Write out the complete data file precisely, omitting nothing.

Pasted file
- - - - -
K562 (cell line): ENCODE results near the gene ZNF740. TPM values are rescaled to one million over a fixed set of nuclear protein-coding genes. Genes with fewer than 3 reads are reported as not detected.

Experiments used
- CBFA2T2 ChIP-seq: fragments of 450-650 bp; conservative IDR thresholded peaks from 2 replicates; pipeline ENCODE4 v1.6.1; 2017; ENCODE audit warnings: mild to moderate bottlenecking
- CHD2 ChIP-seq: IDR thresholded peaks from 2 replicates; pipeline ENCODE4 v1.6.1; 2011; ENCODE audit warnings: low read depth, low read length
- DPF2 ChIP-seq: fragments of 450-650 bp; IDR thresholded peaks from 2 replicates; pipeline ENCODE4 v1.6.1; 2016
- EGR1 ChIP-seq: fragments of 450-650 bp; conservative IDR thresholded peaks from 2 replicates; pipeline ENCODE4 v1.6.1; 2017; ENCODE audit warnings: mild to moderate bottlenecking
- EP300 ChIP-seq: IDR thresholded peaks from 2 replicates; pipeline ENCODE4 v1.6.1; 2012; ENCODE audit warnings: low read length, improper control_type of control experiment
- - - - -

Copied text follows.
K562 (cell line): ENCODE results near the gene ZNF740. TPM values are rescaled to one million over a fixed set of nuclear protein-coding genes. Genes with fewer than 3 reads are reported as not detected.

Experiments used
- CBFA2T2 ChIP-seq: fragments of 450-650 bp; conservative IDR thresholded peaks from 2 replicates; pipeline ENCODE4 v1.6.1; 2017; ENCODE audit warnings: mild to moderate bottlenecking
- CHD2 ChIP-seq: IDR thresholded peaks from 2 replicates; pipeline ENCODE4 v1.6.1; 2011; ENCODE audit warnings: low read depth, low read length
- DPF2 ChIP-seq: fragments of 450-650 bp; IDR thresholded peaks from 2 replicates; pipeline ENCODE4 v1.6.1; 2016
- EGR1 ChIP-seq: fragments of 450-650 bp; conservative IDR thresholded peaks from 2 replicates; pipeline ENCODE4 v1.6.1; 2017; ENCODE audit warnings: mild to moderate bottlenecking
- EP300 ChIP-seq: IDR thresholded peaks from 2 replicates; pipeline ENCODE4 v1.6.1; 2012; ENCODE audit warnings: low read length, improper control_type of control experiment